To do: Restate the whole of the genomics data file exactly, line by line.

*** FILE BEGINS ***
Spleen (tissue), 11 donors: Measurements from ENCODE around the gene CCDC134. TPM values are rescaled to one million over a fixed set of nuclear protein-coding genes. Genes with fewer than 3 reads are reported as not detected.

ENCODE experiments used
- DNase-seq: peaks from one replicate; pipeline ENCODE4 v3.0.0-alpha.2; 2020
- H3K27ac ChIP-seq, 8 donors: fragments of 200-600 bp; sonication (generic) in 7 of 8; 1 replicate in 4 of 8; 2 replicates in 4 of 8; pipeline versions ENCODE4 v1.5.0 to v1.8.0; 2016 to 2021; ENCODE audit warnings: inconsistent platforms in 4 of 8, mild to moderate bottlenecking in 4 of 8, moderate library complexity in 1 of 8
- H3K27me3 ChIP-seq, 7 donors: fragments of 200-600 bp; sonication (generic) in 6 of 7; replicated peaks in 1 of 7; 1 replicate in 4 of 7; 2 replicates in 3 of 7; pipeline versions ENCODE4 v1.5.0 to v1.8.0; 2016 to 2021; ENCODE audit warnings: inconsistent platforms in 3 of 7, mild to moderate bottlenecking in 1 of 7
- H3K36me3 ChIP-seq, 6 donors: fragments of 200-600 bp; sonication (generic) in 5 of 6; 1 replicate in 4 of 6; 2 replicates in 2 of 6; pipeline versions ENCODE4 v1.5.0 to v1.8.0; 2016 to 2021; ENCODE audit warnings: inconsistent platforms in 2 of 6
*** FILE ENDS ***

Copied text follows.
Spleen (tissue), 11 donors: Measurements from ENCODE around the gene CCDC134. TPM values are rescaled to one million over a fixed set of nuclear protein-coding genes. Genes with fewer than 3 reads are reported as not detected.

ENCODE experiments used
- DNase-seq: peaks from one replicate; pipeline ENCODE4 v3.0.0-alpha.2; 2020
- H3K27ac ChIP-seq, 8 donors: fragments of 200-600 bp; sonication (generic) in 7 of 8; 1 replicate in 4 of 8; 2 replicates in 4 of 8; pipeline versions ENCODE4 v1.5.0 to v1.8.0; 2016 to 2021; ENCODE audit warnings: inconsistent platforms in 4 of 8, mild to moderate bottlenecking in 4 of 8, moderate library complexity in 1 of 8
- H3K27me3 ChIP-seq, 7 donors: fragments of 200-600 bp; sonication (generic) in 6 of 7; replicated peaks in 1 of 7; 1 replicate in 4 of 7; 2 replicates in 3 of 7; pipeline versions ENCODE4 v1.5.0 to v1.8.0; 2016 to 2021; ENCODE audit warnings: inconsistent platforms in 3 of 7, mild to moderate bottlenecking in 1 of 7
- H3K36me3 ChIP-seq, 6 donors: fragments of 200-600 bp; sonication (generic) in 5 of 6; 1 replicate in 4 of 6; 2 replicates in 2 of 6; pipeline versions ENCODE4 v1.5.0 to v1.8.0; 2016 to 2021; ENCODE audit warnings: inconsistent platforms in 2 of 6